Disqualification From The Race
Severe contact between drivers can more than likely lead to irreparable damage of either car, and can lead to disqualification from the race. This means that the driver cannot receive any points from the race, even in the extremely unlikely event that fewer than 10 cars finish the race.
Is Blocking Allowed In F1?
Blocking is not allowed in F1. A driver can’t be seen to constantly block off a car that is attempting an overtake, otherwise they will receive a penalty. This is where the ‘one move’ rule comes in, which dictates what is and is not fair blocking.
The One Move Rule
The one move rule means the defending car can only make one move away from its racing line to stop another car overtaking. Any more than one move and the stewards can make the case against them for weaving, which is prohibited. If they are adjudged to have weaved, the driver can expect to receive a five second penalty.
While it sounds simple, the one move rule has its intricacies which can cause some confusion for viewers. If a defending car drifts from its racing line to defend itself, and then goes slightly back the other way before a corner, it can be deemed as the defending driver preparing for the corner, which is a legal move.
The defending driver must be sure to leave at least a car’s width in between themselves and the kerb, otherwise the move will become illegal. Now, I hope you’re still with me, as the rule is about to get slightly more complicated.
Moving Too Late
The defending car must make their decision to drift from their racing line before the stewards deem their maneuver to be too late. If they are too late to move from the line, they can risk a collision with the attacking car, and they will likely be penalized for this.
As there are multiple factors to consider, stewards will analyze these situations on a case-by-case basis in order to decide who should receive a penalty. Some of the factors they will take into consideration are the speed of the attacking car, how far the defending car strayed from their line, and how late they were to make the move.
The rule was implemented in 2012, after a situation at the Italian GP at Monza the previous year, where Michael Schumacher was embroiled in a battle with Lewis Hamilton to retain his position in the race.
Moving Under Braking
A clear-cut rule in F1 is that pertaining to making moves in the braking zone. F1 drivers are not allowed to move under braking when defending their position. Under braking, an F1 car is very much already on the limits of traction, and so any movement a driver must make, such as evasive action to get out of the way of an attacking driver’s late move, can easily lead to an incident.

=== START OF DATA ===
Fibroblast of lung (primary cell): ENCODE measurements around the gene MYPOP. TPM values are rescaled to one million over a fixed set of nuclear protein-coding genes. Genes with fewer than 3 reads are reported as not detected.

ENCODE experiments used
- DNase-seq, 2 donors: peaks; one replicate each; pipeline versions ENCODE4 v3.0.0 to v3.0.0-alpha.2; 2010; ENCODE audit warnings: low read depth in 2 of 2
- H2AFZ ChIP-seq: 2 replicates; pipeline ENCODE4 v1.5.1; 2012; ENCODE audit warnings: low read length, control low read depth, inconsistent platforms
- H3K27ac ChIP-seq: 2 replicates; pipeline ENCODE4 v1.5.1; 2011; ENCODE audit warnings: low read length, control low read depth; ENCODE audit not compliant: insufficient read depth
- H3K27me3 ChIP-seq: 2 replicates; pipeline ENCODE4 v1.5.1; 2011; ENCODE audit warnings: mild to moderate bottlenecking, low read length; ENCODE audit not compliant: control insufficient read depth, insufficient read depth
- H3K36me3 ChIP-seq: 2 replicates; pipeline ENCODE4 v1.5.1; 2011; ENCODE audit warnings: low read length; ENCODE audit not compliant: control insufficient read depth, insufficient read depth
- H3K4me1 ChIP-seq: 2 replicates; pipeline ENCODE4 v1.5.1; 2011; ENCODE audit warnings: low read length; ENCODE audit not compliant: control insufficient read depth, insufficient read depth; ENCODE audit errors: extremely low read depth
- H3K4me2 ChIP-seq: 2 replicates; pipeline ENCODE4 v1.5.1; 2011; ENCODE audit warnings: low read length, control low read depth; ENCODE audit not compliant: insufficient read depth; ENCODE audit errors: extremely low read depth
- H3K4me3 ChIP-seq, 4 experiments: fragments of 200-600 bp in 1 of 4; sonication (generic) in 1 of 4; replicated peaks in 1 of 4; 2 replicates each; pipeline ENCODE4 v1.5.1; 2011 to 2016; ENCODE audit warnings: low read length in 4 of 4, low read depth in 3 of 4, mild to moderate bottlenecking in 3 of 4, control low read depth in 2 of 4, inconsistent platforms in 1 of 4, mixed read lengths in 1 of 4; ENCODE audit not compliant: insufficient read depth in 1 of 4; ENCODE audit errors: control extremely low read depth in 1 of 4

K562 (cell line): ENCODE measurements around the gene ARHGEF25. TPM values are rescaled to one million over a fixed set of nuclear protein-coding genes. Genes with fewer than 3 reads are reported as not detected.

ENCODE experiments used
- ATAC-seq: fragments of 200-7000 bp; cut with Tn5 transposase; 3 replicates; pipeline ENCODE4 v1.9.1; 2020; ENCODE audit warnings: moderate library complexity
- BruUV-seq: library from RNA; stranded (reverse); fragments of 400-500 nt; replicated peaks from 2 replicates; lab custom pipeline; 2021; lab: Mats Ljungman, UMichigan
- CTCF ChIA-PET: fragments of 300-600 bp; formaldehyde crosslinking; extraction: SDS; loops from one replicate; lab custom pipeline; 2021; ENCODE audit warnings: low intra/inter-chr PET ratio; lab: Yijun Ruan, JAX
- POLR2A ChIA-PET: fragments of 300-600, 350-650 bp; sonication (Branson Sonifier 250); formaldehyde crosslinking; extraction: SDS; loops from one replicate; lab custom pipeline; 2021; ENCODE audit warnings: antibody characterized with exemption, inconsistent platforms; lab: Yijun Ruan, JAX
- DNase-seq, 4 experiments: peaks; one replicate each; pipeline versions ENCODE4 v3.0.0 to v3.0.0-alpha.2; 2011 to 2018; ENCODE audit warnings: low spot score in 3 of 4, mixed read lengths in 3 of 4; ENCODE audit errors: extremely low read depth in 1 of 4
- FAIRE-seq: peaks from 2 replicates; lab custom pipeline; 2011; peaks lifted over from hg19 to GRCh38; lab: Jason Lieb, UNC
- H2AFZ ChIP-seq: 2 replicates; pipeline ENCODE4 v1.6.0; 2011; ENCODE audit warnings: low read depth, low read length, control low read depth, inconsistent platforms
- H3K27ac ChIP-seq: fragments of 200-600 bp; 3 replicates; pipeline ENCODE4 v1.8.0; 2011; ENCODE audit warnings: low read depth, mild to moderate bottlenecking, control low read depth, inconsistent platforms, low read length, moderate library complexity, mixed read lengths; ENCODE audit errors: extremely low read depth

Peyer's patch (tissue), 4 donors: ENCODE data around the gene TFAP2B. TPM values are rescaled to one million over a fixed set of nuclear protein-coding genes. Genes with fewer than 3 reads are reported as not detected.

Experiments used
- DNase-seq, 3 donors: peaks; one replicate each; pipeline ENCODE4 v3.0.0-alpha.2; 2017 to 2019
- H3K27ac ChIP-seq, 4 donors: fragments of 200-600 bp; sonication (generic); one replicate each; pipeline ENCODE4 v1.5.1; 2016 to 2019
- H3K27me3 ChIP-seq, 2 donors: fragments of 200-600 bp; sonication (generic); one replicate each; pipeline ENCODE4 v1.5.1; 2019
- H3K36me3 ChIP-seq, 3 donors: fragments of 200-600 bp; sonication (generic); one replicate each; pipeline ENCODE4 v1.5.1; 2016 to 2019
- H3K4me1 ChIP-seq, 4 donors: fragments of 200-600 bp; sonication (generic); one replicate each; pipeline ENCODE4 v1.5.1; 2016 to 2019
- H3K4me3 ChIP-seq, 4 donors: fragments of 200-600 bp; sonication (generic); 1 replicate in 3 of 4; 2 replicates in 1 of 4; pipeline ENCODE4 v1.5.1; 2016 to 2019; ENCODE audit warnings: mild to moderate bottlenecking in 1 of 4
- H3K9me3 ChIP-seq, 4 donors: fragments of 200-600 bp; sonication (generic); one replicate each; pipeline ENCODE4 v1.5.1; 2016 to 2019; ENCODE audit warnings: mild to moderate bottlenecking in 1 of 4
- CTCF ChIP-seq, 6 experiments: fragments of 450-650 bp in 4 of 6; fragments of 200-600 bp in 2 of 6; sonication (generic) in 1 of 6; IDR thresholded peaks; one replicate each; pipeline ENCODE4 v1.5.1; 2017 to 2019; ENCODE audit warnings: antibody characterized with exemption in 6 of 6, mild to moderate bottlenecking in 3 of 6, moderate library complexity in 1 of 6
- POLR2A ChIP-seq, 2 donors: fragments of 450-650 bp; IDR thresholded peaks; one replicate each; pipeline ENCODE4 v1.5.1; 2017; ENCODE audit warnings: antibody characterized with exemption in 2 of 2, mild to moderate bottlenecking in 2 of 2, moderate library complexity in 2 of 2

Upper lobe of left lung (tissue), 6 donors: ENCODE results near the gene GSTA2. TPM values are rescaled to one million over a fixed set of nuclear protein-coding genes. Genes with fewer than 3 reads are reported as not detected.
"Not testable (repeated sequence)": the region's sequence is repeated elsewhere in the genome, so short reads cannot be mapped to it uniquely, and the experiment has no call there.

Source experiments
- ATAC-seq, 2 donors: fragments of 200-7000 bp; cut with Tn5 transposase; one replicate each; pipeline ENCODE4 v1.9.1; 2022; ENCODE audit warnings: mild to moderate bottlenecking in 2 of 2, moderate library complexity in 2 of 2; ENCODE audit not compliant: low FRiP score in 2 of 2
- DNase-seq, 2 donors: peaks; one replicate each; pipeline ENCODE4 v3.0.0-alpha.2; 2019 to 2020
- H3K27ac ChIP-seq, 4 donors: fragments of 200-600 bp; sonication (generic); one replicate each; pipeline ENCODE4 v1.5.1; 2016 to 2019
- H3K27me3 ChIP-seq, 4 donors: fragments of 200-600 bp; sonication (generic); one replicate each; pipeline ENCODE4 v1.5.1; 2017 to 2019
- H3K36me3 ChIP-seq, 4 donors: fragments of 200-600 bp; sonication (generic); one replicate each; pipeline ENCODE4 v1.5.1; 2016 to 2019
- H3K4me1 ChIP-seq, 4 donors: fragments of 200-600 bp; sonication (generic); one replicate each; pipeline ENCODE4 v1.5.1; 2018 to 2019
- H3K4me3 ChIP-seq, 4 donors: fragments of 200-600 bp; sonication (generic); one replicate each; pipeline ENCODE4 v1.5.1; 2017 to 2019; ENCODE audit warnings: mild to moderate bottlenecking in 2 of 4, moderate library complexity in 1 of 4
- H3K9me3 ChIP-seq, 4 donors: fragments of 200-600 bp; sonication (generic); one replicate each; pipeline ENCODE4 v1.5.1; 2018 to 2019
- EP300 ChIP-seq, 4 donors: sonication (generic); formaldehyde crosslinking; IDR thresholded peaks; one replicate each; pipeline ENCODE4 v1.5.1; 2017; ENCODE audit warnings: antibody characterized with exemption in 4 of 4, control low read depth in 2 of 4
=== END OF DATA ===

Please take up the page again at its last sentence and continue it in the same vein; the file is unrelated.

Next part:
Can F1 Drivers Touch Other Cars?
F1 drivers cannot touch other cars. Max Verstappen was in the middle of a controversy storm after the Friday practice session at the 2021 Brazilian GP when he was seen touching the rear wing of championship rival Lewis Hamilton’s car. He was fined €50,000 for doing so.
At the time of Verstappen’s very expensive inspection, Hamilton’s car was in ‘parc fermé.’ This is the area of a racetrack where cars must be parked within three and a half hours after qualifying. Cars in parc fermé must remain like this until the following day’s formation lap, with only the slightest of adjustments allowed to be made by teams on their own cars.
In effect, nobody can touch cars once they are in this position unless they have express permission from the FIA stewards. The actions of Max Verstappen when he touched the car in this situation were deemed to have broken the FIA’s International Sporting Code, which explains the severity of the fine he received.
Incidentally, Hamilton’s car was found to have broken the rules regarding how far rear-wings are allowed to open with DRS and was subsequently disqualified from qualifying and forced to start the Sprint race from the back of the field.
Contact is not allowed in F1. Collisions between F1 cars will always be part of the sport, due to the competitiveness of the drivers and the tightness of the grid. However, if a driver is deemed to have caused a collision, they may receive one or more of a number of penalties.